Malcolm Roberts is no Galileo, but he would make a fine Inquisitor.
The self-belief of Malcolm Roberts was put to the test in last week’s ABC panel discussion, Q&A, and the newly-minted One Nation senator for Queensland came out with flying colours.
There was laughter in the audience and indifference from the panel at his claim that the world isn’t warming and there’s no human link to climate change, but that only seemed to stiffen his resolve.
He didn’t blink when he said that most climate scientists don’t believe humans cause warming, that global climate models are “hopelessly wrong”, that current sea level rise is “natural and normal” and that rising carbon dioxide levels are a result of warming, not a cause.
When British physicist Brian Cox run through a string of broken climate records, culminating in a NASA graph showing unprecedented global temperatures, his composure was something to behold.
He cited a 2014 claim by a Steven Goddard that “the 1930s were warmer than today” and that NASA had manipulated temperature data to reduce temperatures in the 1930s and inflate them in recent years, adding, “That’s a fact.”
Saying “that’s a fact” doesn’t make it so. Goddard (a pseudonym – his real name is Tony Heller) has never authored a paper on climate change in a peer-reviewed science journal, and his claims about NASA corruption have been supported only by the most rusted-on contrarians.
Roberts would wear that badge with pride. If we want to understand his self-assurance, a good starting point is an Australian group in which he has been the leading voice, the Galileo Movement.
In the early 1600s, when the Catholic Church was teaching that God made Earth the centre of the universe, Galileo’s observations of the heavens led him to write that Earth revolved around the sun. He wasn’t the first to say so, but he’s the one Roberts wants us to remember.
In 1633 the Roman Inquisition formally found Galileo guilty of heresy and ordered him to recant, which he did. Contrary to the views of some he wasn’t executed or tortured or thrown into a dungeon. He died an old man after living out his days under house arrest at his Tuscan villa.
Galileo defied the orthodoxy of his time and was ultimately vindicated. In the 21st century Malcolm Roberts has sought to take on that mantle, but it’s not a good fit.
The Galileo Movement says it honours Galileo’s achievement in replacing religious doctrine with “solid observable data” and standing up to “entrenched, dogmatic religious and state beliefs suppressing the truth”.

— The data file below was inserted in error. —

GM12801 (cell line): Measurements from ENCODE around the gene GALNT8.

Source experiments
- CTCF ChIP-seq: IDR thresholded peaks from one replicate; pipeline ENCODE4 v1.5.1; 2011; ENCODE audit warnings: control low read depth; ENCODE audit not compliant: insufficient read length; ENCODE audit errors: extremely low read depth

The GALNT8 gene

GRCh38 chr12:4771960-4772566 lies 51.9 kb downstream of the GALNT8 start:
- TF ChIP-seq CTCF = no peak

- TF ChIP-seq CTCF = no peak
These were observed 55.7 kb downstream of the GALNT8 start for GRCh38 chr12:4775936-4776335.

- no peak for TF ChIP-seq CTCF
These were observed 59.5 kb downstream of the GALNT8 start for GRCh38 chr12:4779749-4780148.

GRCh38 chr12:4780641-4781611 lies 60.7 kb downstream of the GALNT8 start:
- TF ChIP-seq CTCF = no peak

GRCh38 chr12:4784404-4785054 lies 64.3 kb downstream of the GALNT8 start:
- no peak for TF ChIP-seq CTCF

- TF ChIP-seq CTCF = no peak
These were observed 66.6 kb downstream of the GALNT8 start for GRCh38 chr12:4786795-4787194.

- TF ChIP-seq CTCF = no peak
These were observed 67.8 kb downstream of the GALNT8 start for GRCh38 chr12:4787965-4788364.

“He was enslaved that we could be free,” says the movement’s manifesto. “His greatest gift is beyond his science, it is our freedom… That is now threatened as ideology seeks to replace science and control seeks to replace freedom.”
To Roberts, scientists who don’t share his views are dogmatic ideologues suppressing truth and threatening freedom. That sentiment has motivated a string of hectoring letters he has written over a decade (posted on his website) to scientists, their employers, bureaucrats and politicians.
He would have us believe that the modern equivalent of the Inquisition, manipulating the public debate about climate, is the established scientific order, represented in Australia by universities and bodies like the Bureau of Meteorology and CSIRO.
Dan Brown or Michael Crichton couldn’t have come up with a thicker plot: Brian Cox as front man for a bunch of grand inquisitors hell-bent on taking over the world (via the UN) and ruining the global economy on the false pretext that burning fossil fuels is bad for us.
It sounds funny, but Malcolm Roberts, mining engineer, is soon to be sworn in as Senator Roberts. Alongside his party leader, Pauline Hanson, and two other One Nation senators he can now bring his zeal to our nation’s parliament, already home to a cohort of climate change deniers.
The spirit of the Inquisition lives on, as Malcolm Roberts says. Ideology is being used to mask some inconvenient science and protect entrenched positions.
But the inquisitors of today are not to be found in the Brian Coxes of this world. Cloaked in certainty and impervious to criticism, they come in the likeness of Roberts himself.